The Effect of Extending Graduated Driver Licensing to Older Novice Drivers in Indiana
Graduated Driver Licensing (GDL) systems were designed to protect young novice drivers by creating a safe environment in which to learn to drive and limit exposure to known high-risk conditions until the drivers have amassed at least several months of experience driving. A large body of research has found that GDL systems have substantially reduced the rates of crashes, injuries, and deaths of 16- and 17-year-old drivers. However, AAA Foundation research has estimated that as many as one in three drivers do not obtain their first license until the age of 18 or older. Although previous AAA Foundation research has also shown that that new drivers licensed at ages 18-20 have crash rates similar to equally-inexperienced younger beginners and much higher crash rates than same-aged peers with more driving experience, most states do not apply most key provisions of their GDL programs to new drivers aged 18 years or older.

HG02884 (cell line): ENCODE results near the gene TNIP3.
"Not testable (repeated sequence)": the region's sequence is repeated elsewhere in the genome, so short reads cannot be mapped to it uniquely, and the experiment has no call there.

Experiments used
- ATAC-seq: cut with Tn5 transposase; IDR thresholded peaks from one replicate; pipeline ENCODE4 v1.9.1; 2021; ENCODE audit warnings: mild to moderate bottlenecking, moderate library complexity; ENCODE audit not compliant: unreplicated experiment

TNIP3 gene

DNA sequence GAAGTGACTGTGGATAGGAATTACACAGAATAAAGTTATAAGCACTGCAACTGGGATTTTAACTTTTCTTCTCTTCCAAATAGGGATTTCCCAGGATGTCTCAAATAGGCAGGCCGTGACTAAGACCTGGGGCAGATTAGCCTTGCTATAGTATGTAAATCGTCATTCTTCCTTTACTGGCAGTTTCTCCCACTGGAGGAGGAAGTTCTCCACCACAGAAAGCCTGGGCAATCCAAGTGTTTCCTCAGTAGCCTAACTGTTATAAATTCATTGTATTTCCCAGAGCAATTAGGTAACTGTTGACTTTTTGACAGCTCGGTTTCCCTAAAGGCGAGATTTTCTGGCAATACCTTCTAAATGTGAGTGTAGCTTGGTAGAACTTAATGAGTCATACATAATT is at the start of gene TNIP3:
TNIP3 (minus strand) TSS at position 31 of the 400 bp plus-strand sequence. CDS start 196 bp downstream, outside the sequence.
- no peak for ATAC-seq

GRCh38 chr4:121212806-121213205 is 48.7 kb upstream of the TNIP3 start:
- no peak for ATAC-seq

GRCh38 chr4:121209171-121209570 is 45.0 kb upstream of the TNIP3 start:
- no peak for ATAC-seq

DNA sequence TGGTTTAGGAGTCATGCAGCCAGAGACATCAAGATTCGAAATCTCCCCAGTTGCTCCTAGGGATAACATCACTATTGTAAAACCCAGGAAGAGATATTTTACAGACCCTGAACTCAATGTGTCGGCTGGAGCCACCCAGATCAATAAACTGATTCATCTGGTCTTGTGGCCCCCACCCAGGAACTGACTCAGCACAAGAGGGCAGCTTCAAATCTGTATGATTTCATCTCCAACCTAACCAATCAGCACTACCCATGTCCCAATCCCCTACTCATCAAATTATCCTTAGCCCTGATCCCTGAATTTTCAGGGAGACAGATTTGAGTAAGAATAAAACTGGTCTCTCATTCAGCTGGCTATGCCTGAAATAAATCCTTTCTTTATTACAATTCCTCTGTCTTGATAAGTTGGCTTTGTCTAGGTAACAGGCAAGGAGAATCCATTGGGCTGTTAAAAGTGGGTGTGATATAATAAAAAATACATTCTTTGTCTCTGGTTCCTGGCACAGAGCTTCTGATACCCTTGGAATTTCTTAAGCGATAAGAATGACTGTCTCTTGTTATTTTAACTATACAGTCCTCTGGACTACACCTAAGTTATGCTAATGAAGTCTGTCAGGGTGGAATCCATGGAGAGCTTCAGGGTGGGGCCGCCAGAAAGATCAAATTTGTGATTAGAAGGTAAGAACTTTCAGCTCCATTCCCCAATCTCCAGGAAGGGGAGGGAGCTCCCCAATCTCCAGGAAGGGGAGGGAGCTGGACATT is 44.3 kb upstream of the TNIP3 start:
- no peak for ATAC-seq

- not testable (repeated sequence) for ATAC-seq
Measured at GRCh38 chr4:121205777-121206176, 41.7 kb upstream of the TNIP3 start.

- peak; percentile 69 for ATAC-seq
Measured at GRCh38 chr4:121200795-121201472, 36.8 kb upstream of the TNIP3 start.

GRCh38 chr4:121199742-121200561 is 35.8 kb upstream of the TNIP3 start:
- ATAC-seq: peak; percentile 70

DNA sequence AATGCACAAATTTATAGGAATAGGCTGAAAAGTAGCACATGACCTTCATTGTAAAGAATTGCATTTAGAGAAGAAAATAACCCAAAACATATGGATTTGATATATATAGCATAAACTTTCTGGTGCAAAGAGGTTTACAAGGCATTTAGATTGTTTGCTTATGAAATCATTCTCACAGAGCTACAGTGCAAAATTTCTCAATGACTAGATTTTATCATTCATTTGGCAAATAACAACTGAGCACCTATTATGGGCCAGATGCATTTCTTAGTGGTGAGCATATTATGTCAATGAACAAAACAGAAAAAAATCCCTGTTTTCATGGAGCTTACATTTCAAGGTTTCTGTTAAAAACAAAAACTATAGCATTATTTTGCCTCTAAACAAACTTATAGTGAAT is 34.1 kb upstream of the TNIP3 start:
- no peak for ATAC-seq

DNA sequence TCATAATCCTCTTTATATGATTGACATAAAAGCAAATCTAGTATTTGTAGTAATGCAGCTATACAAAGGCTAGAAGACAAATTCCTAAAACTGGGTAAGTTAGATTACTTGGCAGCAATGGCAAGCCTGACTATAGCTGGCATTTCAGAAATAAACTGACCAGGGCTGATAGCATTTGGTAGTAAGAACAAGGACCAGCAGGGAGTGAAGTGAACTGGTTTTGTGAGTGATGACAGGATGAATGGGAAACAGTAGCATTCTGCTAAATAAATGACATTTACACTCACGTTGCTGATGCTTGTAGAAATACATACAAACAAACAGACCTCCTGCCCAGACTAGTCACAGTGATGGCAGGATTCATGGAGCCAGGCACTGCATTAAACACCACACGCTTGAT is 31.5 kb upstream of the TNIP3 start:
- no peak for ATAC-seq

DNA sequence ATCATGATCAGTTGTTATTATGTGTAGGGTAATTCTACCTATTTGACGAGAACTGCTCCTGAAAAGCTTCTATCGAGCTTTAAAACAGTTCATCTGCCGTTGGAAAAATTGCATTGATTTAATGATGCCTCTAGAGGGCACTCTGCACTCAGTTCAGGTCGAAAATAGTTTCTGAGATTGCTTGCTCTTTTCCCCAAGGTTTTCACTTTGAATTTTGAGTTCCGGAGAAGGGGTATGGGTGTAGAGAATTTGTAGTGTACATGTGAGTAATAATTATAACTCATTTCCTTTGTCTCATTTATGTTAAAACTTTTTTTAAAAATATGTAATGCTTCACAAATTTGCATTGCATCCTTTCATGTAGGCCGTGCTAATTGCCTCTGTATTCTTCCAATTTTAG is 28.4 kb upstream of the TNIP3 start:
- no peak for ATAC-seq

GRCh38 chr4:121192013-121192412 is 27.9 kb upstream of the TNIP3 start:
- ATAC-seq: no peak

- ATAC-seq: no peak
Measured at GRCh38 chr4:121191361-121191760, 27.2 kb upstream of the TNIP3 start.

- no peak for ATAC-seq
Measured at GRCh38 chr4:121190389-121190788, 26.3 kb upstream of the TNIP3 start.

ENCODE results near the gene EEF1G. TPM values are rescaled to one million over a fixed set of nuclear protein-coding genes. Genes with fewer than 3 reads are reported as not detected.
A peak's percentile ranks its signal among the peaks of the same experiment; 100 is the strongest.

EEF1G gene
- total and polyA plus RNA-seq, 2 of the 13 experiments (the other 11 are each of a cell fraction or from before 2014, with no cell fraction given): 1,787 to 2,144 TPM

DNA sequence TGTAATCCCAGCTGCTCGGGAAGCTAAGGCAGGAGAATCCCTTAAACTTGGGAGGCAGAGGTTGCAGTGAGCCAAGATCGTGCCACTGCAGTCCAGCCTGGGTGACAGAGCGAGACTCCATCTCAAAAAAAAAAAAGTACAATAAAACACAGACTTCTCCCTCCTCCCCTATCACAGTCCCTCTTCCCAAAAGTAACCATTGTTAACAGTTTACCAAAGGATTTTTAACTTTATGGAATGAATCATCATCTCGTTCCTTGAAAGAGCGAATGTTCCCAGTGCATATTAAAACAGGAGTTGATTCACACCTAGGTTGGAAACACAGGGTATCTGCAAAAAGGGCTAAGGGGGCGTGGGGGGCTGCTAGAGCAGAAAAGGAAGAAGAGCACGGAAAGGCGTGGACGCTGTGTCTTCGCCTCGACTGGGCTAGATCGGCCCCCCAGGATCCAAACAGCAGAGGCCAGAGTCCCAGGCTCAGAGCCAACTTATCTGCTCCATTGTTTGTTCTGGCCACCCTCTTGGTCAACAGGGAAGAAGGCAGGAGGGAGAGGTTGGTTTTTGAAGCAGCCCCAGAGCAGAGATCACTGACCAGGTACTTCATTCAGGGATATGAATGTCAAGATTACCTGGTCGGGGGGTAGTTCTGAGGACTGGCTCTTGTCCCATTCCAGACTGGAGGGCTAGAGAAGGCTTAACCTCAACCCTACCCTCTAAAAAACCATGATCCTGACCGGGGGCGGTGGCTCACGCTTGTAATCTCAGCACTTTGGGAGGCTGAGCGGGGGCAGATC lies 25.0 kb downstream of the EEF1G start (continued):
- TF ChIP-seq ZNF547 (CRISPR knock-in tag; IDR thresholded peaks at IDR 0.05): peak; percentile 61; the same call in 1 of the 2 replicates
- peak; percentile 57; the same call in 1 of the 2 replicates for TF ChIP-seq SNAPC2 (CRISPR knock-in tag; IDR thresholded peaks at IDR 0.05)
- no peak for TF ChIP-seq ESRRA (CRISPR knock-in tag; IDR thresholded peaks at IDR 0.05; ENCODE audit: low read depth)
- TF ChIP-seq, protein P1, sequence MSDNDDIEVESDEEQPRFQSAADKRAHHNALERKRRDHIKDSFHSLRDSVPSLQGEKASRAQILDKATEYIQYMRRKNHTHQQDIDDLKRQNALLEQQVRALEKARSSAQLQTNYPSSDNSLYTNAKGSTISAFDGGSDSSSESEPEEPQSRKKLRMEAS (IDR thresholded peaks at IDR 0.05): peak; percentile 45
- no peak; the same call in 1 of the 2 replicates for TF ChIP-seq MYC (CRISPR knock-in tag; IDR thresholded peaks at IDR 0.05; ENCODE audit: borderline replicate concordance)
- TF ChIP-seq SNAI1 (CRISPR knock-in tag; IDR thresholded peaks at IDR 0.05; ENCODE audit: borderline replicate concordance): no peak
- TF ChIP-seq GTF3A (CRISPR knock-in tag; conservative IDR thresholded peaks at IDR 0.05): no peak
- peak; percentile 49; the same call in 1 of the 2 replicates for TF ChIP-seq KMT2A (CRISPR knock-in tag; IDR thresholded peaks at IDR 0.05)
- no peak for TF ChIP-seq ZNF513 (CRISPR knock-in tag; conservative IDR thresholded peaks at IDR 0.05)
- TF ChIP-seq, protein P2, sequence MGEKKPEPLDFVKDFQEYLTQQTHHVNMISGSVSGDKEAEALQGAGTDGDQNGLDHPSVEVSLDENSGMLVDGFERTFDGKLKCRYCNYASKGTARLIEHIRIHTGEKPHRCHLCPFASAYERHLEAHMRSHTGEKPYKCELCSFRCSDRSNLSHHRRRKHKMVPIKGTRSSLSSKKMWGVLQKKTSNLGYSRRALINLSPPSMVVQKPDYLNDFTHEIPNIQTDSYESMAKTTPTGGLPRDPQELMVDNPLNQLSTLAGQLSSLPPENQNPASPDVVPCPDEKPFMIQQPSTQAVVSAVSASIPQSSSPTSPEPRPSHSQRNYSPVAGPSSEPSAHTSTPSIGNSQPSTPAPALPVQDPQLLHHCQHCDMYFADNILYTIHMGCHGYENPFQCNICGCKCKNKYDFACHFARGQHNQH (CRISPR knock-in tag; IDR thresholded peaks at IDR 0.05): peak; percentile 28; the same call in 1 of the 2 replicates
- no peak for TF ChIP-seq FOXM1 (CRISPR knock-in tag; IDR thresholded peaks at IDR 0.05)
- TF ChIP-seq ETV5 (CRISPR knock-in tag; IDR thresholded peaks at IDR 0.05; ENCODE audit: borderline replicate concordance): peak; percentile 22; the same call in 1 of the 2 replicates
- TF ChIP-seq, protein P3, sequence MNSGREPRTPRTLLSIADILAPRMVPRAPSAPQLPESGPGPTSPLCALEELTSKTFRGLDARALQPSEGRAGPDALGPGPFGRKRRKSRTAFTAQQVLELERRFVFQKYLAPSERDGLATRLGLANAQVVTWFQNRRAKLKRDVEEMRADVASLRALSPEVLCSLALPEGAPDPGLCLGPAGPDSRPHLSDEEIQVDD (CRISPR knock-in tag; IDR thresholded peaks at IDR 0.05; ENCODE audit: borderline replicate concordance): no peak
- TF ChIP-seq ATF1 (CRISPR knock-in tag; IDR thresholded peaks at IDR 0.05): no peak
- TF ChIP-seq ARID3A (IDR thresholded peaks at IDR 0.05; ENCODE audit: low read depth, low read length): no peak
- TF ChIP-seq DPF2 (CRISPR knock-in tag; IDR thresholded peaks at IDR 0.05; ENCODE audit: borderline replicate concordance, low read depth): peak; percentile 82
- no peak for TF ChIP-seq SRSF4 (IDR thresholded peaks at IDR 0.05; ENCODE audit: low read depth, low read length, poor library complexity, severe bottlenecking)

On July 1, 2015, the state of Indiana modified its Graduated Driver Licensing (GDL) system, extending restrictions on driving late at night and on carrying young passengers—previously only applicable to newly-licensed drivers younger than 18—to all newly-licensed drivers under the age of 21. Specifically, the updated GDL program restricted new drivers under age 21, from driving between the hours of 10 p.m. and 5 a.m. and from carrying non-family passengers for their first six months of license driving, unless they had a qualifying supervisor (a licensed driver aged 25+, or 21+ if the supervising driver is the driver’s spouse). This study examines the crash rates of drivers who received their first driver’s license at ages 18-20 in the state of Indiana before versus after Indiana updated its GDL system.